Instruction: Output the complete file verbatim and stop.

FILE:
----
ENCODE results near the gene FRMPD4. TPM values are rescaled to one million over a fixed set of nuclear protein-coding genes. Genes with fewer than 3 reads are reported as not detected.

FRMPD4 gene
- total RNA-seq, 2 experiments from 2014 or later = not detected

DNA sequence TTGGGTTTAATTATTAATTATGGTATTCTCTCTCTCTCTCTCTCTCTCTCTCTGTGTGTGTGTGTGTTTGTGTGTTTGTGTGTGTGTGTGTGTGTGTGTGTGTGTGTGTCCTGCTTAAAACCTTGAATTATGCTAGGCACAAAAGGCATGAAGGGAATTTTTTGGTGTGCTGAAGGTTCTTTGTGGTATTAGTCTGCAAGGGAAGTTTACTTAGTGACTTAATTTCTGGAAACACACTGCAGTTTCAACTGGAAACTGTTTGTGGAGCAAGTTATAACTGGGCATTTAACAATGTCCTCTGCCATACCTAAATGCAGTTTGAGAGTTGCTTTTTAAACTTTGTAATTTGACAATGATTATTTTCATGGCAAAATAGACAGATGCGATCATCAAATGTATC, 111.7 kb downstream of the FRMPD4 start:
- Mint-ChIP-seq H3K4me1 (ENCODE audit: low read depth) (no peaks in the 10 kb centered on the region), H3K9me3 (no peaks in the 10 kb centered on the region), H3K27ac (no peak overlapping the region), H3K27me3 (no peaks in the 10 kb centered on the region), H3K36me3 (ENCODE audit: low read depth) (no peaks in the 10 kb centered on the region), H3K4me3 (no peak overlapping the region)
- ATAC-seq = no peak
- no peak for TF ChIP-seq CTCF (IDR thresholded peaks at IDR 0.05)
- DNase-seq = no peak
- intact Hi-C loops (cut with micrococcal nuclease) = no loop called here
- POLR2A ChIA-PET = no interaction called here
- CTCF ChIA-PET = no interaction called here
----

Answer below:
ENCODE results near the gene FRMPD4. TPM values are rescaled to one million over a fixed set of nuclear protein-coding genes. Genes with fewer than 3 reads are reported as not detected.

FRMPD4 gene
- total RNA-seq, 2 experiments from 2014 or later = not detected

DNA sequence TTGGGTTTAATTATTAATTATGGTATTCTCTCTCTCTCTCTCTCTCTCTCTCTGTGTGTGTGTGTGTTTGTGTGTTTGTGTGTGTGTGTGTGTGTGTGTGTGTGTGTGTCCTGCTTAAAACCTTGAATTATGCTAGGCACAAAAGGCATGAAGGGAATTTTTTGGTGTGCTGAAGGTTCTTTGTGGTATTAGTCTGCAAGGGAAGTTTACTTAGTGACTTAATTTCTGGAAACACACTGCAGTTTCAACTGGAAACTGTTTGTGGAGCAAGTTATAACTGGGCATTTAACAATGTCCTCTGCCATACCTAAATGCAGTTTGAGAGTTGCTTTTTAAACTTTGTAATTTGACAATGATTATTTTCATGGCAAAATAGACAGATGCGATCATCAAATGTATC, 111.7 kb downstream of the FRMPD4 start:
- Mint-ChIP-seq H3K4me1 (ENCODE audit: low read depth) (no peaks in the 10 kb centered on the region), H3K9me3 (no peaks in the 10 kb centered on the region), H3K27ac (no peak overlapping the region), H3K27me3 (no peaks in the 10 kb centered on the region), H3K36me3 (ENCODE audit: low read depth) (no peaks in the 10 kb centered on the region), H3K4me3 (no peak overlapping the region)
- ATAC-seq = no peak
- no peak for TF ChIP-seq CTCF (IDR thresholded peaks at IDR 0.05)
- DNase-seq = no peak
- intact Hi-C loops (cut with micrococcal nuclease) = no loop called here
- POLR2A ChIA-PET = no interaction called here
- CTCF ChIA-PET = no interaction called here